Few things bring such unbridled joy as a child’s smile. Yet far too many of these young smiles are put at risk every day because the importance of oral health to overall health remains overlooked within our health system. February marked National Children’s Dental Health Month, but the conversation shouldn’t stop. We must examine why this critical aspect of a child’s healthy future hasn’t been prioritized and how we can make sure all California children get the dental care they need in order to thrive.
First, let’s acknowledge that having coverage does not ensure access. While the federal government requires states to provide dental benefits to children covered by Medicaid and the Children’s Health Insurance Program, according to 2020 data reported by Medicaid, only 41.5 percent of eligible children actually received preventive dental care that year.
Various things contribute to this gap, but all of them demonstrate how social determinants of health drive oral health disparities. From a lack of providers who accept Medicaid patients to difficulty finding culturally competent care to transportation challenges and more, lower income families and communities of color face greater barriers to oral health care.
As a pediatric dentist working in a local community health center, I see the results of this in my practice. The diversity of our patients and their families is astounding. We get the privilege of providing care for recent refugees and immigrant families, as well as families who have lived in our community for years.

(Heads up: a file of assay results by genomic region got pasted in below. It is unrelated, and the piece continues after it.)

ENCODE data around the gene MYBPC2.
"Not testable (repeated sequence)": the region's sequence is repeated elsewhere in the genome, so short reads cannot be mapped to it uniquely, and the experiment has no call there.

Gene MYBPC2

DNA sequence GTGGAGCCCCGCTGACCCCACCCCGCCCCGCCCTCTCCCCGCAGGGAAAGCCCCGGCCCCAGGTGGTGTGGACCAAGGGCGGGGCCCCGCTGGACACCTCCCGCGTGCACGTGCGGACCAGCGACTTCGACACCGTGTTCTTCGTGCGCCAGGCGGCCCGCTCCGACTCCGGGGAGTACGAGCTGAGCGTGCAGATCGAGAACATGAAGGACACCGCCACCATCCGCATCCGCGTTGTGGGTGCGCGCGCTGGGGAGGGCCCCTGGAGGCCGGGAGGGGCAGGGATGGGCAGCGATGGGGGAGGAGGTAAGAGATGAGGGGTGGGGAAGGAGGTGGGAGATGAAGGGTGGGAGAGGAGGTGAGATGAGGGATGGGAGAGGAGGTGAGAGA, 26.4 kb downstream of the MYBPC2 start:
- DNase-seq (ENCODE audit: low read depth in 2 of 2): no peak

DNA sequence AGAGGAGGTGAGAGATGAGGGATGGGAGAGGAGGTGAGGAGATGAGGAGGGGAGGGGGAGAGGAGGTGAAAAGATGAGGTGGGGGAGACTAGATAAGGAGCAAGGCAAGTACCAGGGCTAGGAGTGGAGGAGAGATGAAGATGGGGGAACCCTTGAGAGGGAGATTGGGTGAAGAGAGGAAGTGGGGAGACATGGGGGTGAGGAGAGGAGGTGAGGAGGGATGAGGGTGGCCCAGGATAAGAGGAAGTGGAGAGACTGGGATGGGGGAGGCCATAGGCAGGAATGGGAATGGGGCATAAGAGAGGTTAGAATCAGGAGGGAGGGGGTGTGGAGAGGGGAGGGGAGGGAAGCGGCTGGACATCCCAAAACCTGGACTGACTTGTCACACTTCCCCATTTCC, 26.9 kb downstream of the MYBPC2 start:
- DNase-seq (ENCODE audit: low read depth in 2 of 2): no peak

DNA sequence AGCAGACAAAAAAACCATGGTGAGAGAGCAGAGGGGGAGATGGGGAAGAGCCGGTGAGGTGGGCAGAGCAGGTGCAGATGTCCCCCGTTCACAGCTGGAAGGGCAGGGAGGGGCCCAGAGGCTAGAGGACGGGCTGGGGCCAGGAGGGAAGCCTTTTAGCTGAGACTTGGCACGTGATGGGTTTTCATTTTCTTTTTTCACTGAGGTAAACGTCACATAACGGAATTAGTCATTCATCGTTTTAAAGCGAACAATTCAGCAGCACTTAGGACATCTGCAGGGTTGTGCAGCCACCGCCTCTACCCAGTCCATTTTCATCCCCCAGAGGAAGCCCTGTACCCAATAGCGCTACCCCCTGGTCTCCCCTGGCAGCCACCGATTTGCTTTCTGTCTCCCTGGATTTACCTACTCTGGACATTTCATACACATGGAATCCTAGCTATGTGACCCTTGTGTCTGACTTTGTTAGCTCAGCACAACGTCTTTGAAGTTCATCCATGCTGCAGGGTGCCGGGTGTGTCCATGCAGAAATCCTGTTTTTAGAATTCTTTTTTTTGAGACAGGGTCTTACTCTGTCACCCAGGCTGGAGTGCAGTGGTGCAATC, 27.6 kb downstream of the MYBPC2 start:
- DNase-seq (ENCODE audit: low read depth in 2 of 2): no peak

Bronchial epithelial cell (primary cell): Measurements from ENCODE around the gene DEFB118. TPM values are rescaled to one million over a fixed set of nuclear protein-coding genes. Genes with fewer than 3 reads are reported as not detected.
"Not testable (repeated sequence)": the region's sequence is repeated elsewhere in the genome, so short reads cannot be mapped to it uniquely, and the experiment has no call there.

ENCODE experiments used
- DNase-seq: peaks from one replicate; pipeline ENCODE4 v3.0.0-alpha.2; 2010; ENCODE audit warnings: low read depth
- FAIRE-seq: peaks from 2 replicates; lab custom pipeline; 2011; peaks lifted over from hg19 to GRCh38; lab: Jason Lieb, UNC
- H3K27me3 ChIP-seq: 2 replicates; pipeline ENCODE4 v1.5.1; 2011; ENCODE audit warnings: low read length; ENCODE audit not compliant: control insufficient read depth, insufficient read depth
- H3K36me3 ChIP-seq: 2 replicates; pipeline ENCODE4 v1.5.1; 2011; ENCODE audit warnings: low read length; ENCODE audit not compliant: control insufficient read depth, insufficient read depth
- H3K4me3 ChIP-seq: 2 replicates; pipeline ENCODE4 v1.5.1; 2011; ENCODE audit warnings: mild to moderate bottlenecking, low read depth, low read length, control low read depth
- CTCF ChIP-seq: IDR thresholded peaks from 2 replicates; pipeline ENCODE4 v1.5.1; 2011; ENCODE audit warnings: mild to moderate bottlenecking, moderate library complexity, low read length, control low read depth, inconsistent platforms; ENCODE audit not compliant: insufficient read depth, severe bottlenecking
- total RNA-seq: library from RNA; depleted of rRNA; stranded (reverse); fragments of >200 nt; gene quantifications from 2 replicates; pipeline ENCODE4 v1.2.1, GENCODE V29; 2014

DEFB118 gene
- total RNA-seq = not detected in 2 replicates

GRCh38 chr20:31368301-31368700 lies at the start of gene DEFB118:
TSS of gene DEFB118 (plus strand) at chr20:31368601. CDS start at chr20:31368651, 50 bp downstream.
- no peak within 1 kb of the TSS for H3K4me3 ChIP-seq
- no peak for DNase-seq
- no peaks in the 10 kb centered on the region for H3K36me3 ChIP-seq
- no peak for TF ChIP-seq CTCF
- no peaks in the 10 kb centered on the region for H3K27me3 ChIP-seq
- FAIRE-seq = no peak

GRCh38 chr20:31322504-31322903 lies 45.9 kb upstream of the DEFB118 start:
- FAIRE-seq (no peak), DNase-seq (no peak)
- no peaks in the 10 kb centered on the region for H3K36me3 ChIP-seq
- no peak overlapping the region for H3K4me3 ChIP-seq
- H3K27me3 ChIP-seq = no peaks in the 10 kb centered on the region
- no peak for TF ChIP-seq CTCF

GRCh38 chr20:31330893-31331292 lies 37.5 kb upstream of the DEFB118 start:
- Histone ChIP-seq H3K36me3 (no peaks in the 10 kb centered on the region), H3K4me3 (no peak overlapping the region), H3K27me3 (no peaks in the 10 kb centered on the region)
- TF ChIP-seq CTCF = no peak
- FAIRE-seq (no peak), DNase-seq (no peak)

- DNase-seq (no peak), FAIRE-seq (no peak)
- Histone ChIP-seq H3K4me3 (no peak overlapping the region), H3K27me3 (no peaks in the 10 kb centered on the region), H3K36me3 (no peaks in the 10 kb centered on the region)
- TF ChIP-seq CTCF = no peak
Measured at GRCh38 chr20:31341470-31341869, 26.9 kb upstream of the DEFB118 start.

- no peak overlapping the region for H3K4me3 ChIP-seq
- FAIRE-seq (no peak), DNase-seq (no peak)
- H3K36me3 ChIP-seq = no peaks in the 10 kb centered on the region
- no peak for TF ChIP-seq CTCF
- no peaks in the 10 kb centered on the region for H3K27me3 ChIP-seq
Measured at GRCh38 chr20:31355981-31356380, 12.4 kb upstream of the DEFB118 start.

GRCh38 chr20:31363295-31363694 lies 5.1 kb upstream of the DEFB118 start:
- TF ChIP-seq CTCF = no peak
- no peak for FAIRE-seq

The beauty of diversity also comes with the responsibility of elevating the cultural competence of our services. However, we often find ourselves stretched thin attempting to provide adequate translation services for parents, coordinating care with other health specialties or explaining the importance of oral health to parents. Children frequently present to our clinic already with infections and in pain. Treating these urgent needs often feels like we are trying to stop a storm surge with very few sandbags.
How can we address the gap between having benefits and using them? Focus on education and access.
Many parents delay dental care until their kids’ permanent teeth come in because baby teeth are temporary. While we do lose our baby teeth, we don’t lose what makes our mouths ripe for cavities: bacteria, unhealthy eating habits, infrequent brushing and flossing. Children as young as age 1 should have their first dental appointment and can begin learning effective oral hygiene habits at home.
Cavities are one of the most common chronic diseases among U.S. children. Data from the Centers for Disease Control and Prevention shows that more than half of children ages 6 to 8 have had a cavity in at least one baby tooth. Unsurprisingly, children from low-income families, who are twice as likely to have cavities, fare worse than children from higher-income households, who face fewer barriers to accessing care.
But we can improve oral health education and access for those who need it most in our state. We should start by supporting school-based dental programs — many of which were shut down during the pandemic — that provide essential access to oral health education and care resources. Let’s work to bring these back so every child already attending school gains access to oral care.